NAND gate G3 is coupled to monostable multivibrator 54 via diode D4, wherein the anode of diode D4 is coupled to input pin 8 of NAND gate G3. Resistor R8 is also coupled between DC positive terminal 44 and input pin 8, and capacitor C8 is coupled between input pin 8 and DC negative terminal 42. Input pin 9 of NAND gate G3 is coupled to voltage divider 56, which includes resistor R9 coupled between DC positive terminal 44 and input pin 9, and negative temperature coefficient (NTC) thermistor R4 coupled between input pin 9 and DC negative terminal 42. Output pin 10 of NAND gate G3 is coupled to the base of transistor Q1.

Transistor Q1 is disposed in negative gate current path circuit 58 to switch the gate current of triac 38. Triac 38 conducts AC line current when current flows through negative gate current path circuit 58. Current path circuit 58 includes the gate of triac 38 which is coupled to one terminal of resistor R7, the other terminal of resistor R7 which is then coupled with the anode of SCR1, the cathode of SCR1 which is then coupled to the emitter of transistor Q1, and the collector of transistor Q1 which is finally coupled to DC negative terminal 42. Further, resistor R11 has one terminal coupled to DC positive terminal 44 and the other terminal coupled to the cathode of SCR1 and the emitter of transistor Q1 for maintaining the emitter of transistor Q1 at several tenths of a volt above DC negative terminal 42 when Q1 is in a conductive state.

SCR1 also switches current path circuit 58 by means of capacitor C9, resistor R6, and transistor Q2. Capacitor C9 has one terminal coupled to DC negative terminal 42 and the other terminal coupled to the gate of SCR1, one terminal of resistor R6, and the emitter of transistor Q2. This arrangement allows capacitor C9 to charge from DC positive terminal 44 through resistor R6, and discharge when the base of transistor Q2 is conducting to the output terminal of NAND gate G4, through the collector of transistor Q2 which is coupled to DC negative terminal 42. When the base of transistor Q2 is not conducting, voltage on capacitor C9 rises to a voltage sufficient to trigger the gate of SCR1, thus closing current path circuit 58 from the gate of triac 38 to the emitter of transistor Q1.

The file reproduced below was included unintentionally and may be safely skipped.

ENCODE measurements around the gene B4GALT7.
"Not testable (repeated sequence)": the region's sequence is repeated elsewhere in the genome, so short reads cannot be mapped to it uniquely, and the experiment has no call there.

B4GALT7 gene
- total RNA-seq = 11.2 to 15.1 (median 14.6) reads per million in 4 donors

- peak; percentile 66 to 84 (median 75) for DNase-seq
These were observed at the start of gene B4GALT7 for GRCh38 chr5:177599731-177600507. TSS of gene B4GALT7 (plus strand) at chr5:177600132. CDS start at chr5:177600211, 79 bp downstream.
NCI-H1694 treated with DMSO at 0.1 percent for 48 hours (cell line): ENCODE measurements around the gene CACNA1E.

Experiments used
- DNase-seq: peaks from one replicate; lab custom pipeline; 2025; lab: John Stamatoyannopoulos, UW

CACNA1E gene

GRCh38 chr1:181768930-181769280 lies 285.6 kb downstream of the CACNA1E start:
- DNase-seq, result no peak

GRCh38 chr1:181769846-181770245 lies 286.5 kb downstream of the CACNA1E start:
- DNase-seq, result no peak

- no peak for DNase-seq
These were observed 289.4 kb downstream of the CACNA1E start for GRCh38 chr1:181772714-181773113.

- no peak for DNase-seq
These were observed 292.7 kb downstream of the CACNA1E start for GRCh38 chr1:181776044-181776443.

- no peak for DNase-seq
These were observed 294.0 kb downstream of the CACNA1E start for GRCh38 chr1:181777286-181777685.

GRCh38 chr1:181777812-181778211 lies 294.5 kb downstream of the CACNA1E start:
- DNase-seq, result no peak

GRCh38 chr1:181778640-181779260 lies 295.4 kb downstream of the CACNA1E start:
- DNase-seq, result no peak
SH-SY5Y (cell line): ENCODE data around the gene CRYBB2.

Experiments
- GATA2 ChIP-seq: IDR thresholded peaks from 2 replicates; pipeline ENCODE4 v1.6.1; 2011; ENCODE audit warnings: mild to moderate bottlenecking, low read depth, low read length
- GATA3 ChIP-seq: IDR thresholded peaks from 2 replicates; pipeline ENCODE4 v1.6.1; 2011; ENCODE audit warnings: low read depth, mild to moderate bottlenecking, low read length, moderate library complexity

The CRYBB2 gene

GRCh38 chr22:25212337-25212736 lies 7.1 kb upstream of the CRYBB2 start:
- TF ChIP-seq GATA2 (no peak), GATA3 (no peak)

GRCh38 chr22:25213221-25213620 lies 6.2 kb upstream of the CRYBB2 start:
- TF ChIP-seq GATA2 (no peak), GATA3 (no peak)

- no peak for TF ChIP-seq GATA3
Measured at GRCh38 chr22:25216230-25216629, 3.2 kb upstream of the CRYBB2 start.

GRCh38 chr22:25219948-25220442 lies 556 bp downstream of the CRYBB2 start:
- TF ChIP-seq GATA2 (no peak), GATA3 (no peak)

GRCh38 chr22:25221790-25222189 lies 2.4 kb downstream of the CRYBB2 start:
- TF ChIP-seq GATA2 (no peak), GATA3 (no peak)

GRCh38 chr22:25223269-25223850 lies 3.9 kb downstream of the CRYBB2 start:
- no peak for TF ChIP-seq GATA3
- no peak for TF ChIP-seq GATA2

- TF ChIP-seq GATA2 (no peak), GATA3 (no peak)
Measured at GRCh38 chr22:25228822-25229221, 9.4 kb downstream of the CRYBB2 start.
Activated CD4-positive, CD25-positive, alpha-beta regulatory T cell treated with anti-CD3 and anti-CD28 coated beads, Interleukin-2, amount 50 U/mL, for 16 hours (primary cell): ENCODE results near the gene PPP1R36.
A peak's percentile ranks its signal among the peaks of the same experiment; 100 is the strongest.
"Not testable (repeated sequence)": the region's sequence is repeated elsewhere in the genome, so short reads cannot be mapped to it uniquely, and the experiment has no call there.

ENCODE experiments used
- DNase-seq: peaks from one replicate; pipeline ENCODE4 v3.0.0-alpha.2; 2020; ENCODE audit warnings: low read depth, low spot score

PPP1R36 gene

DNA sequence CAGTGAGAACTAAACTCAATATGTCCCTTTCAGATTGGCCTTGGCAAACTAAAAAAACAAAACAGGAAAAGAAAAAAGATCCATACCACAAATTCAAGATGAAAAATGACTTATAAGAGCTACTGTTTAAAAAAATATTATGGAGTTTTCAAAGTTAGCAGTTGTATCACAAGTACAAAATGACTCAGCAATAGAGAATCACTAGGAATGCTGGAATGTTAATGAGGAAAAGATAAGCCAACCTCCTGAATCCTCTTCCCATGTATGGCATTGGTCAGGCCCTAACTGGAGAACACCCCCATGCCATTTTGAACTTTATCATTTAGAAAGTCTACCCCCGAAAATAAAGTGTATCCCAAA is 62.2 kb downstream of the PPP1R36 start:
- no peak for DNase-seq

DC power supply 40 includes capacitor C11, Zener diode D1, diode D2, capacitor C7, and resistor R5. DC positive terminal 44 is the same as the AC line labeled HOT, and DC negative terminal 42 is the negative terminal of electrolytic capacitor C11. Capacitor C11 is coupled between DC positive terminal 44 and DC negative terminal 42. The cathode of Zener diode D1 is coupled to DC positive terminal 44 and the anode of Zener diode D1 is coupled to the cathode of diode D2 and one terminal of capacitor C7. The anode of diode D2 is coupled to DC negative terminal 42, while the other terminal of capacitor C7 is coupled to one terminal of resistor R5. The other terminal of resistor R5 is coupled to the common return line (labeled COMMON) of power supply 36.

In accordance with the present invention, upper and lower sensors 10 and 18, respectively, comprise capacitive sensors C2 and C3, respectively. Upper capacitive sensor C2 includes the insulation on sensor portion 22 of insulated wire 24 which forms the electrolyte of capacitor C2, and the insulation on lead wires or other conductors also forms part of the electrolyte of capacitor C2. Lower capacitive sensor C3 has metal plate 30 as one electrode and pump casing 14 (with the insulated motor and circuit lead wires immersed in water) as the other electrode. Alternatively, lower capacitive sensor C3 may have an insulated wire (similar to sensor portion 22 of upper sensor 10) as one electrode and pump casing 14 (with the insulated motor and circuit lead wires) as the other electrode. With the structure of upper and lower capacitive sensors C2 and C3, the sensing circuitry is much less vulnerable to physical contamination or physical wear.